5 Ingredients or Fewer

Raw Sweet Corn Tossed with Buttermilk and Herbs

June 28, 2011
4 Ratings
  • Makes 5-6 cups
Author Notes

Five ingredients, three minutes of prep time, and bold, brilliant flavor. . . . my favorite kind of summer food! Use whatever fresh herbs you like here. Dill's tartness works well with the intense sweetness of fresh raw corn, though I also like marjoram, thyme and parsley here. NB however that marjoram can be tricky. Though gentle in braises and soup, it asserts itself when raw, especially if you pick it from a plant that's been in full sun. So go easy on it, using just a bit at first. I recommend letting this stand for a while before eating. We use this as a condiment, spooning it on wraps made with fresh-off-the griddle roti, a few pieces of butter lettuce, and dukkah-dusted fried fish or grilled chicken. Incidentally, this recipe also works well with lightly cooked corn, if you happen to have some on hand. So enjoy!! ;o) —AntoniaJames

Test Kitchen Notes

This five ingredient fresh corn salad is bursting with the vibrant flavors of summer and couldn’t be easier to assemble. Each of the ingredients complement each other and the sweet corn without being pushy. I particularly liked how the earthy and slightly smoky fresh marjoram gently flavored each bite. The buttermilk, too, brought a lovely tangy creaminess to the party. We also tried this dish with cooked corn, which works, but we preferred the freshness and crunch of the raw kernels. This is a perfect make-ahead side dish for picnics, potlucks and summer dinners out on the patio. I plan to make this delicious salad all summer long. —cookinginvictoria

What You'll Need
  • 4 ears of sweet corn
  • 2 or 3 teaspoons of finely chopped herbs -- dill, marjoram, thyme, parsley, whatever you like
  • 3 tablespoons buttermilk (or more to taste)
  • 2 tablespoons fruity olive oil
  • Salt and freshly ground pepper, to taste
  1. Cut the corn off the cobs, without cooking it. (Or, use some extra ears that you cooked and cooled right away.)
  2. Whisk together the buttermilk and oil. Toss the corn with the dressing and then sprinkle on and toss with the herbs. Add a small pinch of salt. Toss again.
  3. Allow it to sit for about an hour, if possible, then taste again. Does it need more salt? Could it use more herbs? Answer and proceed accordingly.
  4. Grind some good black pepper over it and toss once more, right before serving. (I always put a few allspice berries in my pepper grinder. I read it about years ago, in an early book by Edward Behr. It's a great idea, especially for a dish like this, where every flavor will be noticed.)
  5. Enjoy!! ;o)

See what other Food52ers are saying.

  • QueenSashy
  • darksideofthespoon
  • checker
  • AntoniaJames
  • kmartinelli

Recipe by: AntoniaJames

See problem, solve problem. Ask questions; question answers. Disrupt, with kindness, courtesy and respect. ;o)

9 Reviews

QueenSashy July 18, 2013
Yay! I knew this will be shortlisted! Such a wonderful dish!
This looks lovely! I have a good feeling about it!
QueenSashy July 3, 2013
Nothing better than the raw sweet corn. I love your salad and cannot wait to try it!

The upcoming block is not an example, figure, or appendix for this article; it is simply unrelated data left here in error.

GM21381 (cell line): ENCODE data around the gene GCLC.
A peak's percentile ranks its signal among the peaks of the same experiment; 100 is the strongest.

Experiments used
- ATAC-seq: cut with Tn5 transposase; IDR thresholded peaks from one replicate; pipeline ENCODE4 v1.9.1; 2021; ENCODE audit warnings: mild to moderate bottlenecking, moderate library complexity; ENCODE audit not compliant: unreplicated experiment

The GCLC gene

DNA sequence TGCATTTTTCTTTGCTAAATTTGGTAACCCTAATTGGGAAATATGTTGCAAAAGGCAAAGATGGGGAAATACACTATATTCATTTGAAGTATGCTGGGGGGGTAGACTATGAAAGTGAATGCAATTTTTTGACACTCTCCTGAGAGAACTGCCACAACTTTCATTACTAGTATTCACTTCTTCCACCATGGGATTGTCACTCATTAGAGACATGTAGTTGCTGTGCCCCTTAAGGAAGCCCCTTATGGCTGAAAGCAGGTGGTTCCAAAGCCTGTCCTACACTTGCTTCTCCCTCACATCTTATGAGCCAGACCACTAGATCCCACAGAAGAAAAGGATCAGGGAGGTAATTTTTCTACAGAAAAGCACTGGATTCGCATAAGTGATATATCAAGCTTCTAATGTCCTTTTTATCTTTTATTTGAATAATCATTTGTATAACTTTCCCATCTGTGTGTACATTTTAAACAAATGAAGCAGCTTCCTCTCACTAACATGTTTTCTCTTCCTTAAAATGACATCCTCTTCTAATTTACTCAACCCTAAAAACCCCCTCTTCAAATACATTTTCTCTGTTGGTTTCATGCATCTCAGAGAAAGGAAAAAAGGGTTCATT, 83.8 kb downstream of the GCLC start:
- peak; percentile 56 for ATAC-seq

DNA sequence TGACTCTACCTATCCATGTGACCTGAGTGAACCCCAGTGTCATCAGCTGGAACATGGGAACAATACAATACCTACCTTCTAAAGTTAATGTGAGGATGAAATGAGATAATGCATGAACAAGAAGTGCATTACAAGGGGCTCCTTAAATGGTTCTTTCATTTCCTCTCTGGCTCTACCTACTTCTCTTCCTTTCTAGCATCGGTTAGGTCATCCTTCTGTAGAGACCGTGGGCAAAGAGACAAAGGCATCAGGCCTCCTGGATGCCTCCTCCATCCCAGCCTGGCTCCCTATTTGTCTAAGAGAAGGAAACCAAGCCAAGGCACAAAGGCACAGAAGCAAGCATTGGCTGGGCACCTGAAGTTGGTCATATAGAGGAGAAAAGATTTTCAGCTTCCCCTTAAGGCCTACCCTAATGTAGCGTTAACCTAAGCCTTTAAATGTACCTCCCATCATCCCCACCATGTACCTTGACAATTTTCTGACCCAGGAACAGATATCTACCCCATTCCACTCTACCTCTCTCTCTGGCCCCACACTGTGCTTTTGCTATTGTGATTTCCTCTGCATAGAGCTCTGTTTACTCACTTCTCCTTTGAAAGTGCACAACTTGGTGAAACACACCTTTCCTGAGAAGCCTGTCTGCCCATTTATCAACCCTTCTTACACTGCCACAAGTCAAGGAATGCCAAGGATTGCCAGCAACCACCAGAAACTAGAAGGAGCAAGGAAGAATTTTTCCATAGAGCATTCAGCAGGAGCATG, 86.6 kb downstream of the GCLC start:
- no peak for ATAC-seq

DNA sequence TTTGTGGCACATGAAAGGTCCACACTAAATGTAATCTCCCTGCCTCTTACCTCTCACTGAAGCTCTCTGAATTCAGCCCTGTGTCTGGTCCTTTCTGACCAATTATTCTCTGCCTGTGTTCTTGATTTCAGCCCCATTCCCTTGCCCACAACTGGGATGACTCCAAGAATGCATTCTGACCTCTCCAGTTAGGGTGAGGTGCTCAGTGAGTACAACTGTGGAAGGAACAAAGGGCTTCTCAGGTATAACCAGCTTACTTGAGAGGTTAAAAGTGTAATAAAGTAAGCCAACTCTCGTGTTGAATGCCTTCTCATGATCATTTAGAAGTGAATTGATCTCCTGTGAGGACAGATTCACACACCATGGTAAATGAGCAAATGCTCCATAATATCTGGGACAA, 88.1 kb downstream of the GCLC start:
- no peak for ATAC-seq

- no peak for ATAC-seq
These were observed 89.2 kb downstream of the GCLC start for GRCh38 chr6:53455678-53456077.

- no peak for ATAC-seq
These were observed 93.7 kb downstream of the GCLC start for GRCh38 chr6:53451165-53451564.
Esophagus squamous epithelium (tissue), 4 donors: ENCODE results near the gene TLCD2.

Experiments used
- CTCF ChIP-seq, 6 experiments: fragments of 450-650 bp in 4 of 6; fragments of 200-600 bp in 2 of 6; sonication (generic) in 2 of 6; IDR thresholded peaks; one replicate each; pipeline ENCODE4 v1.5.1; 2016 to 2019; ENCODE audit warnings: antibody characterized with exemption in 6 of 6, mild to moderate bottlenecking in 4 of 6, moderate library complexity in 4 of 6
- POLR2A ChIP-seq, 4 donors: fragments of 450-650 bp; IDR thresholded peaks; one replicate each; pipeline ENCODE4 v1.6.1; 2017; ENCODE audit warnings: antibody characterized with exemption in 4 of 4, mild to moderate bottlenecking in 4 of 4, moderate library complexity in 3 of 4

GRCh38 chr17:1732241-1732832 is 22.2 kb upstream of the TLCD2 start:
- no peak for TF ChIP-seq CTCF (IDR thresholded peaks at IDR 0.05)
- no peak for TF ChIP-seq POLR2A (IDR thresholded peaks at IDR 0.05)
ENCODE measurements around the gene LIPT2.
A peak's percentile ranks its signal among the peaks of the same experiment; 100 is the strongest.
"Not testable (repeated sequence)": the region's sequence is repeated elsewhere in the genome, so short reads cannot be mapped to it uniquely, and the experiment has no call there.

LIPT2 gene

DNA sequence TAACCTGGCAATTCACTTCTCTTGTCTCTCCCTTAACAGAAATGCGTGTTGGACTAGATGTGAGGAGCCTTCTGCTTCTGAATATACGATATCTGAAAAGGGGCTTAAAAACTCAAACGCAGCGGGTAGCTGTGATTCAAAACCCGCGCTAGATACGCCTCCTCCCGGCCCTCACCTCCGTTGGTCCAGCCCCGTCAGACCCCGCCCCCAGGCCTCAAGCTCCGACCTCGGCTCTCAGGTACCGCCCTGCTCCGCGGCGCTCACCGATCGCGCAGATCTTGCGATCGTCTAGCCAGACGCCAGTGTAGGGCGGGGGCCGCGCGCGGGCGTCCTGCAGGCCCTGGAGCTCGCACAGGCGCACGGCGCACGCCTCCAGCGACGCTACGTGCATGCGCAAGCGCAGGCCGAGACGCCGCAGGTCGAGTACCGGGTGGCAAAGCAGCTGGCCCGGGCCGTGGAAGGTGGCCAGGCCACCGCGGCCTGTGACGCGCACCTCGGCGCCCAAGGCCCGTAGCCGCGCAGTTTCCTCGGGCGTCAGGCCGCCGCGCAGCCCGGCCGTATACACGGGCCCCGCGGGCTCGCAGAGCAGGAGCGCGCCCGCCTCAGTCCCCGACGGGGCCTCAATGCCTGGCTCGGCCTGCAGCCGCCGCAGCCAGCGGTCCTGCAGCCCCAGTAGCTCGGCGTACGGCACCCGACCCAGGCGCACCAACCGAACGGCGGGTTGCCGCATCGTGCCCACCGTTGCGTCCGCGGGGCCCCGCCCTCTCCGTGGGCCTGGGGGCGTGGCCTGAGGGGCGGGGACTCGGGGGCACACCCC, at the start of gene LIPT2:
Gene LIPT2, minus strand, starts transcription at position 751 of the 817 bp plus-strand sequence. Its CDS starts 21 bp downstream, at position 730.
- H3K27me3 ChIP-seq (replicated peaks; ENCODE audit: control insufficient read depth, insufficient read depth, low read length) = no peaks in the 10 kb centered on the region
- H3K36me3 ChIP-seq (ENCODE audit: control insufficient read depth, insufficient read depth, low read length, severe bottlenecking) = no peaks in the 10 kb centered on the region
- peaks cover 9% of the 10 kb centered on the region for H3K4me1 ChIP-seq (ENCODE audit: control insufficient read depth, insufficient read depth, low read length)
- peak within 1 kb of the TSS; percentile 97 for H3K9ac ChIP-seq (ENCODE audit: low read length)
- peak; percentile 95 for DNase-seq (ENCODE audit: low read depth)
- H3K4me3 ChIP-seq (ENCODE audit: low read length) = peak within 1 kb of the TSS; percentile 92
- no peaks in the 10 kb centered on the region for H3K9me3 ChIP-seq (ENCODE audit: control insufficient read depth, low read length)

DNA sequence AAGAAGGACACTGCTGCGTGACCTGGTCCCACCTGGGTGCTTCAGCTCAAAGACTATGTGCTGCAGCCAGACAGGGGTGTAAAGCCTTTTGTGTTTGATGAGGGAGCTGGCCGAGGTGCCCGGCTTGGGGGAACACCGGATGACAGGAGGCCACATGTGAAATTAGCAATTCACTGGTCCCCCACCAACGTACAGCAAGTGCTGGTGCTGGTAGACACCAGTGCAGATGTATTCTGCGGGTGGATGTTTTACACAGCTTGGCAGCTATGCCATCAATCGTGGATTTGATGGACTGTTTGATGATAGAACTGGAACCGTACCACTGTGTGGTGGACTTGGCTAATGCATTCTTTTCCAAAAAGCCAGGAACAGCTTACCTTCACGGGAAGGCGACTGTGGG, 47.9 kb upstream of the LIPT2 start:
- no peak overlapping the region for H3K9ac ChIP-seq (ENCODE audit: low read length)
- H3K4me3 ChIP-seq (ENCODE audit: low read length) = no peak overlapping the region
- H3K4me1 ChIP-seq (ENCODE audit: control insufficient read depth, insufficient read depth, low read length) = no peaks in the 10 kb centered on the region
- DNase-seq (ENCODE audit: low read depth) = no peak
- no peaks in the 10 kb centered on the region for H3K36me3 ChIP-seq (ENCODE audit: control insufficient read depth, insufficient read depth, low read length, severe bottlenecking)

checker August 9, 2011
So far I have felt like growing sweet corn in my tiny community garden plot would be a tremendous waste of space. But just last week my fiance said, "I miss real sweet corn." So, it may mean sacrificing a tomato plant or some beans, but I think I will plant a few seeds next year. Meanwhile, this year I have found a vendor at my favorite farmers market who seems to have good, real, sweet corn, so I will plan to buy a few extra ears and give this a try. Thanks for sharing! (And thank you for testing my recipe!)
AntoniaJames July 3, 2011
I finally was able to get my own copy of "Flatbreads and Flavors" by Alford and Duguid the other day. It includes a dukkah recipe, which calls for thyme! I made dukkah-fried fish (using pauljoseph's method, with rice flour, which I highly recommend), so instead of using marjoram, I used freshly picked English thyme. It was sublime! It's much more subtle, but compliments the dukkah nicely. Just FYI. ;o)
kmartinelli June 29, 2011
What a wonderful relish! I never would have come up with this combination on my own, so thank you! Can't wait to try.
AntoniaJames June 29, 2011
Thank you, KM. I hope you do!! I had a bit of extra chopped marjoram from another more conventional use -- and we were having corn that night, so I rolled buttered cobs of cooked corn in it. The unanimous verdict was, "Amazing!!" Then I thought, "Why not in a fresh corn salad?" So I put some in my "Summer Salad," (posted here), which we liked, a lot. And then last week, when I was making some raw corn raita for a curry, the light bulb went off and the buttermilk + marjoram combination was born. The timing was perfect because the next night, I made dukkah-dusted fried fish (the recipe for which I plan to post, if I have a chance, this weekend) and fresh roti. The combination is magical. Dukkah + marjoram tastes a bit like a good Bavarian sausage, of all things. ;o)
boulangere June 28, 2011
Totally agree with your about the fresh marjoram. Lovely.
AntoniaJames June 29, 2011
Thanks so much, boulangere! My marjoram plant has been going wild these past few months, with the nice spring and early summer weather, so I've been having a lot of fun with it. ;o)